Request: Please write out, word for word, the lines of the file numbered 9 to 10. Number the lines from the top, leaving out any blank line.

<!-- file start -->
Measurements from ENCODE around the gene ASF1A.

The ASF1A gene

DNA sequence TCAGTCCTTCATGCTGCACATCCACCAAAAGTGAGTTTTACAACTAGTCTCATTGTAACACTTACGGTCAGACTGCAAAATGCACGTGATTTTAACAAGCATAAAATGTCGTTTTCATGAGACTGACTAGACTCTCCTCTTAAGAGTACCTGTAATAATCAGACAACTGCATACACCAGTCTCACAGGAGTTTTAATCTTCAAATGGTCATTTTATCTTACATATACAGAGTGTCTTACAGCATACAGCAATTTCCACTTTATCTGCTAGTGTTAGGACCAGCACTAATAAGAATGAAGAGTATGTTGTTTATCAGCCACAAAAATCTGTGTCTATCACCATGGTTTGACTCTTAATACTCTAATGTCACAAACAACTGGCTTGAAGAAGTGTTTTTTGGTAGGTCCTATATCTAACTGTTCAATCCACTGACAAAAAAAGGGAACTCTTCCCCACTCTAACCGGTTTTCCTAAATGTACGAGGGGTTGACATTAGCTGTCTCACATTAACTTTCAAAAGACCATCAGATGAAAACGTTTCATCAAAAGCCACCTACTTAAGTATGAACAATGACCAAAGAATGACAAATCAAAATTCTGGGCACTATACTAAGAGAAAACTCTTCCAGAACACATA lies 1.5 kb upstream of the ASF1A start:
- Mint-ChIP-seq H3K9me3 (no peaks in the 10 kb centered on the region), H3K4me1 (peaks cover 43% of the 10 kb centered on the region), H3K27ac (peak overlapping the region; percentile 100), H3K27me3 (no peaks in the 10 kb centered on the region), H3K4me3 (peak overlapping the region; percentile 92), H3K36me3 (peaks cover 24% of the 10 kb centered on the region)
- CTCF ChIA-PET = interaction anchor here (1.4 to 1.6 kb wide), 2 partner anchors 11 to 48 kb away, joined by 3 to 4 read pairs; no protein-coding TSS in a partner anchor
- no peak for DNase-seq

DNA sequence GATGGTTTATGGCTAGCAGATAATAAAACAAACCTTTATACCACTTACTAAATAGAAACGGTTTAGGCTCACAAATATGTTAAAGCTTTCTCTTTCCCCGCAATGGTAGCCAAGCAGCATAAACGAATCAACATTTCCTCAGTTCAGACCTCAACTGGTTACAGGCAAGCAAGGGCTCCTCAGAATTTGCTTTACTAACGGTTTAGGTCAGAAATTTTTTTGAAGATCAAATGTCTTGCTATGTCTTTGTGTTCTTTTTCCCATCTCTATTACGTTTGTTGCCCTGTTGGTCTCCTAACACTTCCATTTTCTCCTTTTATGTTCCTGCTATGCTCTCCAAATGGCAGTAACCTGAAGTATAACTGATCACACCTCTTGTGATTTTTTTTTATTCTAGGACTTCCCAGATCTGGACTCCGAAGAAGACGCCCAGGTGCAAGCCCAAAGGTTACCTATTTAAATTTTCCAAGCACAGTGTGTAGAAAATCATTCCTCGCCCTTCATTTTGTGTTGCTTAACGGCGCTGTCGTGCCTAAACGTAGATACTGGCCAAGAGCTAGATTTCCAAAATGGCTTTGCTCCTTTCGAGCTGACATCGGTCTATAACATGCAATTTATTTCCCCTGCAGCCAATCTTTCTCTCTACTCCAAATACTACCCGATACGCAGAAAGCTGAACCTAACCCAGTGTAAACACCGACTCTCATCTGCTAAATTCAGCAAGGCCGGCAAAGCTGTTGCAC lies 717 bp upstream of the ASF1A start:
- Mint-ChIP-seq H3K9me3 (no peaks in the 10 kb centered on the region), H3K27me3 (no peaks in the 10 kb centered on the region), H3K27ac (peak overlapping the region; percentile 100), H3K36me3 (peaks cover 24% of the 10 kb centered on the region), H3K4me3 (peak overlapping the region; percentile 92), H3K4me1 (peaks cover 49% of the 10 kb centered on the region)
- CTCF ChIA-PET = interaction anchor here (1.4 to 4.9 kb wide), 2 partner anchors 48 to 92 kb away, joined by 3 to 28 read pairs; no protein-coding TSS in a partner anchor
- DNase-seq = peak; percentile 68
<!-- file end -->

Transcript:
- CTCF ChIA-PET = interaction anchor here (1.4 to 4.9 kb wide), 2 partner anchors 48 to 92 kb away, joined by 3 to 28 read pairs; no protein-coding TSS in a partner anchor
- DNase-seq = peak; percentile 68